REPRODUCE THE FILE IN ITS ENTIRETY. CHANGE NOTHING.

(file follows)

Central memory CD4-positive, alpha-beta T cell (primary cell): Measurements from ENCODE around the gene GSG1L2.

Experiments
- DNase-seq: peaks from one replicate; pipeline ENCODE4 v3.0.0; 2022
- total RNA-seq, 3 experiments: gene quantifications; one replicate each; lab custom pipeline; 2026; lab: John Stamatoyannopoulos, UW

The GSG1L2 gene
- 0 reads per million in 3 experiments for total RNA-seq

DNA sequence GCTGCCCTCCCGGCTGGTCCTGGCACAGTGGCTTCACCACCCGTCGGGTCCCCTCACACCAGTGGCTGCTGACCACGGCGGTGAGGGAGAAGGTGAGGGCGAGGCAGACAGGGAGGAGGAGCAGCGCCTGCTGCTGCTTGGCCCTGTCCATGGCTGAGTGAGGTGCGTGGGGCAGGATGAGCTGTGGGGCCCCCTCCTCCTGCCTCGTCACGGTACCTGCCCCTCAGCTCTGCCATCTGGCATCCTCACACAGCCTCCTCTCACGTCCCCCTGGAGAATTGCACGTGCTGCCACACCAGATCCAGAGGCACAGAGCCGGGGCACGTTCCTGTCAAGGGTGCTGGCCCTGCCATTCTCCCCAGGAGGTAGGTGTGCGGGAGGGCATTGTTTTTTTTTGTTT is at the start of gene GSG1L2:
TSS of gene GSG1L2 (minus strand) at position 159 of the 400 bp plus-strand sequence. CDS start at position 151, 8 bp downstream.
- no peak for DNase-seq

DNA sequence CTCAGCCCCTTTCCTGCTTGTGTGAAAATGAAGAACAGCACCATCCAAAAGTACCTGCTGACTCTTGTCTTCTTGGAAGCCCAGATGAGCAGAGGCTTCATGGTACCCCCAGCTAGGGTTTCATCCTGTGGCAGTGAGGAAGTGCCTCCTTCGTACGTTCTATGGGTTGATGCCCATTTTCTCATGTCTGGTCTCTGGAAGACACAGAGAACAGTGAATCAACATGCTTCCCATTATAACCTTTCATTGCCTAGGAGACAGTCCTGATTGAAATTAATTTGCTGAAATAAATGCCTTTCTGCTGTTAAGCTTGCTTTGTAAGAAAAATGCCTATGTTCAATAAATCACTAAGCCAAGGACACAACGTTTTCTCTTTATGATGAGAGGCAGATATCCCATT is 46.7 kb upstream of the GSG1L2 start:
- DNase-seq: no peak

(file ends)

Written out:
Central memory CD4-positive, alpha-beta T cell (primary cell): Measurements from ENCODE around the gene GSG1L2.

Experiments
- DNase-seq: peaks from one replicate; pipeline ENCODE4 v3.0.0; 2022
- total RNA-seq, 3 experiments: gene quantifications; one replicate each; lab custom pipeline; 2026; lab: John Stamatoyannopoulos, UW

The GSG1L2 gene
- 0 reads per million in 3 experiments for total RNA-seq

DNA sequence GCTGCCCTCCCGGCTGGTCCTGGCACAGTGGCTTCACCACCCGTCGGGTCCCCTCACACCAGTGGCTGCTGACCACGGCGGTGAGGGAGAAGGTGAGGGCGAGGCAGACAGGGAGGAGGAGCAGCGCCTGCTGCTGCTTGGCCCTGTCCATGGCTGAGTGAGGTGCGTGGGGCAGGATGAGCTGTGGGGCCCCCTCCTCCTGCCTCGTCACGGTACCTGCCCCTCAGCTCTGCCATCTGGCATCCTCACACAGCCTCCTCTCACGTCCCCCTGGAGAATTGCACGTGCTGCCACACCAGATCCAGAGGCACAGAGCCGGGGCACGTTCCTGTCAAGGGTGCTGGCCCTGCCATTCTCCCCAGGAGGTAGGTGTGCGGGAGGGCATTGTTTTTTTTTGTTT is at the start of gene GSG1L2:
TSS of gene GSG1L2 (minus strand) at position 159 of the 400 bp plus-strand sequence. CDS start at position 151, 8 bp downstream.
- no peak for DNase-seq

DNA sequence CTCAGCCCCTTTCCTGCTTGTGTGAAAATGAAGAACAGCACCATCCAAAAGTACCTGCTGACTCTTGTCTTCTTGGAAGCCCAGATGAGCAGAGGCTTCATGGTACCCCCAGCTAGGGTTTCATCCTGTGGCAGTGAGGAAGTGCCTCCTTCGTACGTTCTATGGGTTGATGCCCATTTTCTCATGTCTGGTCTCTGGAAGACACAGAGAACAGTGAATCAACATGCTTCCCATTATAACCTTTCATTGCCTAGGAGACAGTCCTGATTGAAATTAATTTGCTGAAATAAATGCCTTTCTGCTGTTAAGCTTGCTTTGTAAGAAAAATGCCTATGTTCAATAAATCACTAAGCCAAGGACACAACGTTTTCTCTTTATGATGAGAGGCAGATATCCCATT is 46.7 kb upstream of the GSG1L2 start:
- DNase-seq: no peak